A Beginners Guide to Disqus

Disqus is a great platform for adding comments to blogs and articles. For the most part it's straightforward and easy to use, but at first the amount of options can be daunting and intimidating. Luckily for us, once past the initial process, commenting is really made easy.

This guide is to help users understand the user interface of Disqus in order to use it in the most effective way for their needs.

Note: You can write the comment at any time during the process, before, after, or during.

  • 1. Your first click:


  • 2. Choose your account, or dont:


  • 2. a) Facebook example:


  • 2. b) Guest example:



  • 3. Submit your post:



  • 4. You're done, that's it!

    All comments are moderated, so if your comment doesn't appear right away it's because it is awaiting moderation from administrators.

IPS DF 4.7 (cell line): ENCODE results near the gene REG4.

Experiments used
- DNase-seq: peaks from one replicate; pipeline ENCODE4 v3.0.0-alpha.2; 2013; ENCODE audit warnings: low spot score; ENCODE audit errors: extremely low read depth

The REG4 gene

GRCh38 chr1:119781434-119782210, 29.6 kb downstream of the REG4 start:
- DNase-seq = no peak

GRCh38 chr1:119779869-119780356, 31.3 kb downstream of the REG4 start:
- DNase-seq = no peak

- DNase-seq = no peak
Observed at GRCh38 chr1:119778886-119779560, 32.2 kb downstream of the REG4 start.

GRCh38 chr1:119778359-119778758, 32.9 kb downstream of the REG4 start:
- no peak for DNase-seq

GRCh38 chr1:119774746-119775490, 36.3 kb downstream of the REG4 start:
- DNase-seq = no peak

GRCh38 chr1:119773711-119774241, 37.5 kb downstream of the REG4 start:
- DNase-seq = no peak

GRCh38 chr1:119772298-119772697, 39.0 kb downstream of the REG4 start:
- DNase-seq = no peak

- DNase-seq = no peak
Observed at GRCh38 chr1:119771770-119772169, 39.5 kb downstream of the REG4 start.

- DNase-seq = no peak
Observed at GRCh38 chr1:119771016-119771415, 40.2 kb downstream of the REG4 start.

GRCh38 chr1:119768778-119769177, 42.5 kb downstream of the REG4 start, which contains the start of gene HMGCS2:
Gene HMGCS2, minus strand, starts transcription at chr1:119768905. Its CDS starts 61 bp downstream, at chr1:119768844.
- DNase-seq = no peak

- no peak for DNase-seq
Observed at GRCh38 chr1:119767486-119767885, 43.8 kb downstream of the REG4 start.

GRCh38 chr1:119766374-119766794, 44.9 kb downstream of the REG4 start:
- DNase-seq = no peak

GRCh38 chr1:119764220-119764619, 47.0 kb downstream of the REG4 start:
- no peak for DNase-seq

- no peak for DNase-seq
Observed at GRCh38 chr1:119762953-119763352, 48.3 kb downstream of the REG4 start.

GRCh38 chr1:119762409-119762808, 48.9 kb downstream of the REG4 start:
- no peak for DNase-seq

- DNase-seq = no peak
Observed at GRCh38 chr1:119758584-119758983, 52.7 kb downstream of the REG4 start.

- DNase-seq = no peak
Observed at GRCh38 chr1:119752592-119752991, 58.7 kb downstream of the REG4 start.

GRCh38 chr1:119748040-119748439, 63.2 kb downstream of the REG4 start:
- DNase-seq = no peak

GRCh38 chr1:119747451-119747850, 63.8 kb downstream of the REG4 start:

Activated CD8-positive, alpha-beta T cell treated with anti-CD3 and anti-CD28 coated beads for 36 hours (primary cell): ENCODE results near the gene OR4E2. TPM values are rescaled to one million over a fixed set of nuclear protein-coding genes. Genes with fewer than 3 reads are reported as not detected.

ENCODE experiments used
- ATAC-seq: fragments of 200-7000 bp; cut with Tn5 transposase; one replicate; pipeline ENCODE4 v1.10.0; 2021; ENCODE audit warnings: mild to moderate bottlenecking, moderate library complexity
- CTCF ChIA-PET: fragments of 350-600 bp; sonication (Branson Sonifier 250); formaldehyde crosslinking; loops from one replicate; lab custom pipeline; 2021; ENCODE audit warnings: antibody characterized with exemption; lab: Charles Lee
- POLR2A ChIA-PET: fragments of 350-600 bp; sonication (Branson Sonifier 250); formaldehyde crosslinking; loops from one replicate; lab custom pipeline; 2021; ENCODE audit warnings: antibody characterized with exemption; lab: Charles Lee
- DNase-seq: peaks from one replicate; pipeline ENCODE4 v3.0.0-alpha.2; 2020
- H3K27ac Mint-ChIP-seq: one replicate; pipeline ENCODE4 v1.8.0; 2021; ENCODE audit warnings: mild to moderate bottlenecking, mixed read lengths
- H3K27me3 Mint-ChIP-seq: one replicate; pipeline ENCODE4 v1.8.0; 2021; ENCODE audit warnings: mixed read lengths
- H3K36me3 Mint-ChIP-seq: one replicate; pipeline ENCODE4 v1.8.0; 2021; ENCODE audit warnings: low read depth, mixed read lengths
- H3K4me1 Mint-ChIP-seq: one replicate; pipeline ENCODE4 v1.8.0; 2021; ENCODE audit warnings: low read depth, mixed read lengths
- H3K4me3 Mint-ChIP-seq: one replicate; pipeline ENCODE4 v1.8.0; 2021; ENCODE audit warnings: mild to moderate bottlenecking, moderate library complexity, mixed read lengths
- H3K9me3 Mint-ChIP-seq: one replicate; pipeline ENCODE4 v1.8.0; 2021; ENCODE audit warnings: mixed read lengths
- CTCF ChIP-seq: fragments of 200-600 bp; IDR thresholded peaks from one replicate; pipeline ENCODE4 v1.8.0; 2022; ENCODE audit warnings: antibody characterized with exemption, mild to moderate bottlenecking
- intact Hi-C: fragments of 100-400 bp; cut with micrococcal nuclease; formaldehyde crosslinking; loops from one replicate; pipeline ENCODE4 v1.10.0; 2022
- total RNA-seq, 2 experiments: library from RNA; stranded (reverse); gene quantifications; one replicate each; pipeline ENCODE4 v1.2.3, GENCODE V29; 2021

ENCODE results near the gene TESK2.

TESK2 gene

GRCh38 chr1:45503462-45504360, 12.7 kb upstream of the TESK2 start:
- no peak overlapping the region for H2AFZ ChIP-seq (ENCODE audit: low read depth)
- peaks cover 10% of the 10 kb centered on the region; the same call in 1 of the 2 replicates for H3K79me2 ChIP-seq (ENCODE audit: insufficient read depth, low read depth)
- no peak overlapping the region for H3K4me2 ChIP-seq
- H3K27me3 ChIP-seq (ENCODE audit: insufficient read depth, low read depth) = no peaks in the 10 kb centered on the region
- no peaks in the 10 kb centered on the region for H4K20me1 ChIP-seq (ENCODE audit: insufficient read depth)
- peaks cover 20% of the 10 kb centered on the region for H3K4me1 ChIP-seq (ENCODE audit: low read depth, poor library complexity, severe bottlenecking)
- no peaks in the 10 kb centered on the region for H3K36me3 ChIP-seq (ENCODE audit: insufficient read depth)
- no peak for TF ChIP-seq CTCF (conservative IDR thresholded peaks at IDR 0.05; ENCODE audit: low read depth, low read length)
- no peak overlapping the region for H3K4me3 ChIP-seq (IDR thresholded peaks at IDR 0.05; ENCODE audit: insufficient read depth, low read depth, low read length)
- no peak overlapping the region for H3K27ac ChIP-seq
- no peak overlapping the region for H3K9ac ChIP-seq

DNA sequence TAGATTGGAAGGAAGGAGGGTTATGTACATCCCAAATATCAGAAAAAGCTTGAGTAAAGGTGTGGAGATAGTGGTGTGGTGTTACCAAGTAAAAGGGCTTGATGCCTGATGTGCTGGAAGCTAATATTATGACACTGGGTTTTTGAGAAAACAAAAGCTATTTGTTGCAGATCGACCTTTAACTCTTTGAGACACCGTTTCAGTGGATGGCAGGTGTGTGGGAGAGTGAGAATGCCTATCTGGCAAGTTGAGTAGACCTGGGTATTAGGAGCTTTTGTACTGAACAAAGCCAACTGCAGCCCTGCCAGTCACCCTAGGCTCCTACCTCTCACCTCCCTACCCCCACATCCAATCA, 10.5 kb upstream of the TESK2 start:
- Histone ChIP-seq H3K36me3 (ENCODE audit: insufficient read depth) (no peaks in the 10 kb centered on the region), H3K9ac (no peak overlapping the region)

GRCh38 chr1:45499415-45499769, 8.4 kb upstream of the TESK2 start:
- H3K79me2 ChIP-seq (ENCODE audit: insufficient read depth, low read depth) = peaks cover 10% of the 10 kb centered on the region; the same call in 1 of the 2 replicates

5 comments on “Ya gotta love cultcha!

  • Maria Denholme says:

    You just keep your ars they way they is.. or are… I just got back from
    a month in Newfoundland and am working on reclaiming my Vancouver
    accent (which, on occasion while traveling, has been erroneously
    identified as Bostonian?!?). I am a terrible unconscious mimic.
    Canadians have such a mixture of accents and are so mobile that we don’t
    appreciate the wealth of information available to people from countries
    with distinct accents. I was once in a little village in Donegal when
    someone came up to a woman in our party and, based on her accent,
    identified where she was from and discovered that they had cousins in
    common.

    We need to be sensitive to everyone’s culture and
    heritage languages, including those of the former colonies! I you can
    make yourself understood “good onya” 🙂

  • Diana Pham says:

    Great article filled with personality and humour Clay!

    Here’s a link to the podcast if anyone is looking for it: http://vchblogs.ca/lets-straight-talk/

  • Croc Dundee says:

    Strewth! That Sheila doesn’t like your ars?
    Fair dinkum you can yabber!

  • Liz Denton says: